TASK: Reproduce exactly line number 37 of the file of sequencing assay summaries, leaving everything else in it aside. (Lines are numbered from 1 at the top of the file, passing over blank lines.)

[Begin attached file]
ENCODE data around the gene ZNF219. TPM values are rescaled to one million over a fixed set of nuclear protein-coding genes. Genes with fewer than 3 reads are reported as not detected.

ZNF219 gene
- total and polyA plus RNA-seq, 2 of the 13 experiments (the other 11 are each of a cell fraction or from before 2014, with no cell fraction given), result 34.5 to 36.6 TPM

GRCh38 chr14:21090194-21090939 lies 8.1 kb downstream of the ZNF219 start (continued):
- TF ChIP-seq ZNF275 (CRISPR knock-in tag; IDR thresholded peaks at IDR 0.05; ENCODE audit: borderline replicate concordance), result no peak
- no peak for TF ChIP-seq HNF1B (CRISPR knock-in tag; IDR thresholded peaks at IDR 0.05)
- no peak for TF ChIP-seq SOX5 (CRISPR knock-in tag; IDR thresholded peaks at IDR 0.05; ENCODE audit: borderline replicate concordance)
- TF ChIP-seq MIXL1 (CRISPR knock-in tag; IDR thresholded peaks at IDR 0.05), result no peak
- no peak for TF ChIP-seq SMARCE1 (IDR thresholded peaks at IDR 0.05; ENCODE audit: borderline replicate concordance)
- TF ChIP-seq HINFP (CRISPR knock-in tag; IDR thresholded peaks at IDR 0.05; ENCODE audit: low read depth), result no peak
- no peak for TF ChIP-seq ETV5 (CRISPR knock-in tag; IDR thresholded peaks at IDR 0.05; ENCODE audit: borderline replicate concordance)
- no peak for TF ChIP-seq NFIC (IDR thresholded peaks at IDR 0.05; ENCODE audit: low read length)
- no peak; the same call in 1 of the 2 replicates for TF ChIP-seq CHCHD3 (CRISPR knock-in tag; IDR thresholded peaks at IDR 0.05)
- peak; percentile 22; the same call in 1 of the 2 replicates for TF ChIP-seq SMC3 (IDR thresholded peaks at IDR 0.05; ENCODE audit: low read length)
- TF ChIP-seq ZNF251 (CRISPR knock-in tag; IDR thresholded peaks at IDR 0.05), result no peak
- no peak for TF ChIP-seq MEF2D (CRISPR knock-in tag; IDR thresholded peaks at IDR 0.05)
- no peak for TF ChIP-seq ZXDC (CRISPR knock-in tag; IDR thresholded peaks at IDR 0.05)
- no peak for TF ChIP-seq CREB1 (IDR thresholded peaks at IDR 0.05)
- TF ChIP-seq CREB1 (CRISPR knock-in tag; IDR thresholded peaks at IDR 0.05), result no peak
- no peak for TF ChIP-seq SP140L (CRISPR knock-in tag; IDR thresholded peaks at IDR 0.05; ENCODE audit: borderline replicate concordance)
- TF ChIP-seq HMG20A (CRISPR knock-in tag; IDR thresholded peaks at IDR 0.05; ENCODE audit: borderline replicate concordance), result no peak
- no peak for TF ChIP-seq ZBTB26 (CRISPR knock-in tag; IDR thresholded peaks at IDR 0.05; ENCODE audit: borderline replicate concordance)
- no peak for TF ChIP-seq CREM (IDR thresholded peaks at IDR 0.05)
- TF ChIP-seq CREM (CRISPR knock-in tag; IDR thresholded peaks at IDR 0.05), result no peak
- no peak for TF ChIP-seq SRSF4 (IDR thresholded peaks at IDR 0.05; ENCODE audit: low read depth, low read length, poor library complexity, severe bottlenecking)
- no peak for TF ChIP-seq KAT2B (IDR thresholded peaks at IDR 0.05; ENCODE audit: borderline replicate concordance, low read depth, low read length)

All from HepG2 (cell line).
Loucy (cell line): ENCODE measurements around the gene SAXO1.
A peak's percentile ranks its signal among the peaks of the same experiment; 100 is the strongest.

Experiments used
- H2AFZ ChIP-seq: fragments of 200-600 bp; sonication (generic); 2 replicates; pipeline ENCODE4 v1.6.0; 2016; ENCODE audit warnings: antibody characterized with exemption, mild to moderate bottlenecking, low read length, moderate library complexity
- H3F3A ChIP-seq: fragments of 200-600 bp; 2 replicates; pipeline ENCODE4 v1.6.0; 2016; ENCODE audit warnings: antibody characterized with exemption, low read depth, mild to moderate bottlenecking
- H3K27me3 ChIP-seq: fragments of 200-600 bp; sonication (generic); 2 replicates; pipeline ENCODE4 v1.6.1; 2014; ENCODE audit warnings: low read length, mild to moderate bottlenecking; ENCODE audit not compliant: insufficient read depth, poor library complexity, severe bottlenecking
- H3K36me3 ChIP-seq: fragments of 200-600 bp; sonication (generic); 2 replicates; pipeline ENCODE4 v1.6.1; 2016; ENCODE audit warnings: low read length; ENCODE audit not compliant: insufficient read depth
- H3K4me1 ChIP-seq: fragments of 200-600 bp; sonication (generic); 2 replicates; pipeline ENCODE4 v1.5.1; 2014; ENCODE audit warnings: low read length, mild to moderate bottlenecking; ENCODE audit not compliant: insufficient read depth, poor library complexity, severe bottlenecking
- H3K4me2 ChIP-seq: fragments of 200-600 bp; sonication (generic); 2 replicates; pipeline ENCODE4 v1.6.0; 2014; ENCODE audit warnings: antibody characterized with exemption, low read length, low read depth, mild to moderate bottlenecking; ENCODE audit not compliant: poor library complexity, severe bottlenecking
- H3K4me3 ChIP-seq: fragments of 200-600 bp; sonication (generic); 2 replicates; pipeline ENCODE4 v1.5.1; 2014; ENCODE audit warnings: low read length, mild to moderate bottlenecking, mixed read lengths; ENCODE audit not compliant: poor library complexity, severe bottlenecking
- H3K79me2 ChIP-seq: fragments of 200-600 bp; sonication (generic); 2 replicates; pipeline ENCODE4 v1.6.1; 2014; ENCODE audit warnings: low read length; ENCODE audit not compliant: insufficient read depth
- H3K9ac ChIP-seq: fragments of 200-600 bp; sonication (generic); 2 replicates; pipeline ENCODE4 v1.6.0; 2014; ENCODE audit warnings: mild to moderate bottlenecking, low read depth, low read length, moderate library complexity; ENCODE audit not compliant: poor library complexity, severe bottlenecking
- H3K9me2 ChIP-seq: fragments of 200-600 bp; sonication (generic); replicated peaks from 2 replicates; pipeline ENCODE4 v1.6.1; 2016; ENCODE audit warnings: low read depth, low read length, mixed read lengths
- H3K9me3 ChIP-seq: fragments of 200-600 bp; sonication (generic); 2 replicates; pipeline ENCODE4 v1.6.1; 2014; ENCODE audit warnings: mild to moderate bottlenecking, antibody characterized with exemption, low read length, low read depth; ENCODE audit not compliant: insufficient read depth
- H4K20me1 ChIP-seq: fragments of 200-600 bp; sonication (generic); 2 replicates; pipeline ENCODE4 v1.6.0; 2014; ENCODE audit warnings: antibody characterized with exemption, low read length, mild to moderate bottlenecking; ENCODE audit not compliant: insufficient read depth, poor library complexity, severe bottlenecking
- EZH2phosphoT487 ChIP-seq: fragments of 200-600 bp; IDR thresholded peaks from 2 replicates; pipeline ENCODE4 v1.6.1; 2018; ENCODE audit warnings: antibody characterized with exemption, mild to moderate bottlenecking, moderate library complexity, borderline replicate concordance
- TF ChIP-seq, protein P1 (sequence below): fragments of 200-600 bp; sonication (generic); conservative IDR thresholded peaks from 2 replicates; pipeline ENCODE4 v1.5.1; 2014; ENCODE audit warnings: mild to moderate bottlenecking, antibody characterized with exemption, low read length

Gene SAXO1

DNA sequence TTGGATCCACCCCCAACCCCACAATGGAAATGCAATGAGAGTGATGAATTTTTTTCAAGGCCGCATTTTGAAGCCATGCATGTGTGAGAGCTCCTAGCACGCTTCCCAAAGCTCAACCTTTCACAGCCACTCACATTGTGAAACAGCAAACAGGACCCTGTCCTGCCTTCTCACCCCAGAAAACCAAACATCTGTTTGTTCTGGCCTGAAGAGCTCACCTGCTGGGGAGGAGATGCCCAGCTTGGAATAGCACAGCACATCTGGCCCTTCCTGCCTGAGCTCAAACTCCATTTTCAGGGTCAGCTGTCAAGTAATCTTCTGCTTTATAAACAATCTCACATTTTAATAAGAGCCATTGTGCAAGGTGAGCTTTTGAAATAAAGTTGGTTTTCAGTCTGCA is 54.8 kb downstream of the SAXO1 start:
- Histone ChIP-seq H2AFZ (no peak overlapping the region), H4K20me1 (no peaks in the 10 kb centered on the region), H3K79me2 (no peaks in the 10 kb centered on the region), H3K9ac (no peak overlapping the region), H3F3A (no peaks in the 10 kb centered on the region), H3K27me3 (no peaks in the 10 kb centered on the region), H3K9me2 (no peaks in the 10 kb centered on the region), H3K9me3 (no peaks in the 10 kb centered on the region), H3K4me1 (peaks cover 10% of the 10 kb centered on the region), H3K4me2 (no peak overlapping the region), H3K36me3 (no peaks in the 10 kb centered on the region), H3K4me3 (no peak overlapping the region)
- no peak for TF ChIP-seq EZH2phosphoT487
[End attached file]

- H3K4me3 ChIP-seq: fragments of 200-600 bp; sonication (generic); 2 replicates; pipeline ENCODE4 v1.5.1; 2014; ENCODE audit warnings: low read length, mild to moderate bottlenecking, mixed read lengths; ENCODE audit not compliant: poor library complexity, severe bottlenecking